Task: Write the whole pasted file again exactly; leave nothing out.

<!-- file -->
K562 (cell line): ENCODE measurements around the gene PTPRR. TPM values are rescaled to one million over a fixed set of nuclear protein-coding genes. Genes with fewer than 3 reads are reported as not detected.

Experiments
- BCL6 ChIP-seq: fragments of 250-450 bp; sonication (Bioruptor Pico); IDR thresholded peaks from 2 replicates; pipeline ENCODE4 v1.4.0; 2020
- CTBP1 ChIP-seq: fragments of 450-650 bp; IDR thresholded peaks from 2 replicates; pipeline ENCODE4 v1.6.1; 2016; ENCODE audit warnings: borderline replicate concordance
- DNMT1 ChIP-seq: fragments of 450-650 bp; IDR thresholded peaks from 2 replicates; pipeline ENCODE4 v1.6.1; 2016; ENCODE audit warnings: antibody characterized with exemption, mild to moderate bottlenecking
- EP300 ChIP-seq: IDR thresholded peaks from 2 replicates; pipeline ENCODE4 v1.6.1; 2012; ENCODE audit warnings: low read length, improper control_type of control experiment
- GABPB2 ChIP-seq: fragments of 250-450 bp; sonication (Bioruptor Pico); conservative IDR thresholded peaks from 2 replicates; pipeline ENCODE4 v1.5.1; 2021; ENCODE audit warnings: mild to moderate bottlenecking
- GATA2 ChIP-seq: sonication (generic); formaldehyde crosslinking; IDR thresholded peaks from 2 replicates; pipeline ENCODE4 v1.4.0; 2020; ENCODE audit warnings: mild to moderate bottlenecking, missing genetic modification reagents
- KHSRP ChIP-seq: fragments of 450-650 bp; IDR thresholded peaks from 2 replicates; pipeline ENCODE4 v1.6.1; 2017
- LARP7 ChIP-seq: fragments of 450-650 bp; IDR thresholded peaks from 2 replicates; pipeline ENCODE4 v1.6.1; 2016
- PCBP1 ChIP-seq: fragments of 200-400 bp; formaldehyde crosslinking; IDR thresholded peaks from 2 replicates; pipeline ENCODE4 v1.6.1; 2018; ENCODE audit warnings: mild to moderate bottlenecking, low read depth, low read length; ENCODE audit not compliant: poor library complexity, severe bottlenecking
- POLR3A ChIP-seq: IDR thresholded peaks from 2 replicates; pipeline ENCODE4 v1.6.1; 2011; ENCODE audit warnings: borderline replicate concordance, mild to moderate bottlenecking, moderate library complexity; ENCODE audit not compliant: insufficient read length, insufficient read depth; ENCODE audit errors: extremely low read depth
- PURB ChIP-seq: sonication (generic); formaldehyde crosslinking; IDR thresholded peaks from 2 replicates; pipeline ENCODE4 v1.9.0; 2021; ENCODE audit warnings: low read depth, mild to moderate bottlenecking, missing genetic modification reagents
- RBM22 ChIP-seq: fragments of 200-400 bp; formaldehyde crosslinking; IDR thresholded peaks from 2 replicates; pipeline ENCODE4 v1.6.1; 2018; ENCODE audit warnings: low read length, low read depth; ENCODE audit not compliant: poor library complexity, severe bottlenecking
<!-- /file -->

K562 (cell line): ENCODE measurements around the gene PTPRR. TPM values are rescaled to one million over a fixed set of nuclear protein-coding genes. Genes with fewer than 3 reads are reported as not detected.

Experiments
- BCL6 ChIP-seq: fragments of 250-450 bp; sonication (Bioruptor Pico); IDR thresholded peaks from 2 replicates; pipeline ENCODE4 v1.4.0; 2020
- CTBP1 ChIP-seq: fragments of 450-650 bp; IDR thresholded peaks from 2 replicates; pipeline ENCODE4 v1.6.1; 2016; ENCODE audit warnings: borderline replicate concordance
- DNMT1 ChIP-seq: fragments of 450-650 bp; IDR thresholded peaks from 2 replicates; pipeline ENCODE4 v1.6.1; 2016; ENCODE audit warnings: antibody characterized with exemption, mild to moderate bottlenecking
- EP300 ChIP-seq: IDR thresholded peaks from 2 replicates; pipeline ENCODE4 v1.6.1; 2012; ENCODE audit warnings: low read length, improper control_type of control experiment
- GABPB2 ChIP-seq: fragments of 250-450 bp; sonication (Bioruptor Pico); conservative IDR thresholded peaks from 2 replicates; pipeline ENCODE4 v1.5.1; 2021; ENCODE audit warnings: mild to moderate bottlenecking
- GATA2 ChIP-seq: sonication (generic); formaldehyde crosslinking; IDR thresholded peaks from 2 replicates; pipeline ENCODE4 v1.4.0; 2020; ENCODE audit warnings: mild to moderate bottlenecking, missing genetic modification reagents
- KHSRP ChIP-seq: fragments of 450-650 bp; IDR thresholded peaks from 2 replicates; pipeline ENCODE4 v1.6.1; 2017
- LARP7 ChIP-seq: fragments of 450-650 bp; IDR thresholded peaks from 2 replicates; pipeline ENCODE4 v1.6.1; 2016
- PCBP1 ChIP-seq: fragments of 200-400 bp; formaldehyde crosslinking; IDR thresholded peaks from 2 replicates; pipeline ENCODE4 v1.6.1; 2018; ENCODE audit warnings: mild to moderate bottlenecking, low read depth, low read length; ENCODE audit not compliant: poor library complexity, severe bottlenecking
- POLR3A ChIP-seq: IDR thresholded peaks from 2 replicates; pipeline ENCODE4 v1.6.1; 2011; ENCODE audit warnings: borderline replicate concordance, mild to moderate bottlenecking, moderate library complexity; ENCODE audit not compliant: insufficient read length, insufficient read depth; ENCODE audit errors: extremely low read depth
- PURB ChIP-seq: sonication (generic); formaldehyde crosslinking; IDR thresholded peaks from 2 replicates; pipeline ENCODE4 v1.9.0; 2021; ENCODE audit warnings: low read depth, mild to moderate bottlenecking, missing genetic modification reagents
- RBM22 ChIP-seq: fragments of 200-400 bp; formaldehyde crosslinking; IDR thresholded peaks from 2 replicates; pipeline ENCODE4 v1.6.1; 2018; ENCODE audit warnings: low read length, low read depth; ENCODE audit not compliant: poor library complexity, severe bottlenecking